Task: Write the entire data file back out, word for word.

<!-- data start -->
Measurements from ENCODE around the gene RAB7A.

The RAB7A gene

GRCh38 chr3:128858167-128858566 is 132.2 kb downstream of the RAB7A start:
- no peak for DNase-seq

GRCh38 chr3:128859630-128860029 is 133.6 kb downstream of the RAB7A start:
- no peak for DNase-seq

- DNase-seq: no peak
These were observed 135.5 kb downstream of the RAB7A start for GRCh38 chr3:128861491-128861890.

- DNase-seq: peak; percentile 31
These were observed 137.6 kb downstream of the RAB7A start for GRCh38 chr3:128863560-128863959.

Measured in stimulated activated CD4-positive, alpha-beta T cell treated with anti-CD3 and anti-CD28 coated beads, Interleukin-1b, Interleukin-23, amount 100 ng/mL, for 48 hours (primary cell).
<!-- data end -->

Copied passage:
Measurements from ENCODE around the gene RAB7A.

The RAB7A gene

GRCh38 chr3:128858167-128858566 is 132.2 kb downstream of the RAB7A start:
- no peak for DNase-seq

GRCh38 chr3:128859630-128860029 is 133.6 kb downstream of the RAB7A start:
- no peak for DNase-seq

- DNase-seq: no peak
These were observed 135.5 kb downstream of the RAB7A start for GRCh38 chr3:128861491-128861890.

- DNase-seq: peak; percentile 31
These were observed 137.6 kb downstream of the RAB7A start for GRCh38 chr3:128863560-128863959.

Measured in stimulated activated CD4-positive, alpha-beta T cell treated with anti-CD3 and anti-CD28 coated beads, Interleukin-1b, Interleukin-23, amount 100 ng/mL, for 48 hours (primary cell).